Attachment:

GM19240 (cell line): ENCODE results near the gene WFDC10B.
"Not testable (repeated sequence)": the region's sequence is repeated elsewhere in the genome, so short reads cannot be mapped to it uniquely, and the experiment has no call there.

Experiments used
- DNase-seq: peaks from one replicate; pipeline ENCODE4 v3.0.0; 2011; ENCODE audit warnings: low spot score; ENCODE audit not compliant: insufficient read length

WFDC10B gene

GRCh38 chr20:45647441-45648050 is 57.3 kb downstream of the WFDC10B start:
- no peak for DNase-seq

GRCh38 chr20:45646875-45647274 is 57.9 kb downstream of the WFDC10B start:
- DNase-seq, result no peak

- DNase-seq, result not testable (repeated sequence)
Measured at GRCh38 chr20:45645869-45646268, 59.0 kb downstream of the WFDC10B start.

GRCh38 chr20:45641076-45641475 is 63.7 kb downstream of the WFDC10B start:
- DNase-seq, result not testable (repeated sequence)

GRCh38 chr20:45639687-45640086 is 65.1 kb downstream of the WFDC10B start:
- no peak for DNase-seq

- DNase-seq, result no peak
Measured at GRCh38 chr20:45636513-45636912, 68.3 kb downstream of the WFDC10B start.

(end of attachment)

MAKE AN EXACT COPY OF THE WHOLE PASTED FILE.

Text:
GM19240 (cell line): ENCODE results near the gene WFDC10B.
"Not testable (repeated sequence)": the region's sequence is repeated elsewhere in the genome, so short reads cannot be mapped to it uniquely, and the experiment has no call there.

Experiments used
- DNase-seq: peaks from one replicate; pipeline ENCODE4 v3.0.0; 2011; ENCODE audit warnings: low spot score; ENCODE audit not compliant: insufficient read length

WFDC10B gene

GRCh38 chr20:45647441-45648050 is 57.3 kb downstream of the WFDC10B start:
- no peak for DNase-seq

GRCh38 chr20:45646875-45647274 is 57.9 kb downstream of the WFDC10B start:
- DNase-seq, result no peak

- DNase-seq, result not testable (repeated sequence)
Measured at GRCh38 chr20:45645869-45646268, 59.0 kb downstream of the WFDC10B start.

GRCh38 chr20:45641076-45641475 is 63.7 kb downstream of the WFDC10B start:
- DNase-seq, result not testable (repeated sequence)

GRCh38 chr20:45639687-45640086 is 65.1 kb downstream of the WFDC10B start:
- no peak for DNase-seq

- DNase-seq, result no peak
Measured at GRCh38 chr20:45636513-45636912, 68.3 kb downstream of the WFDC10B start.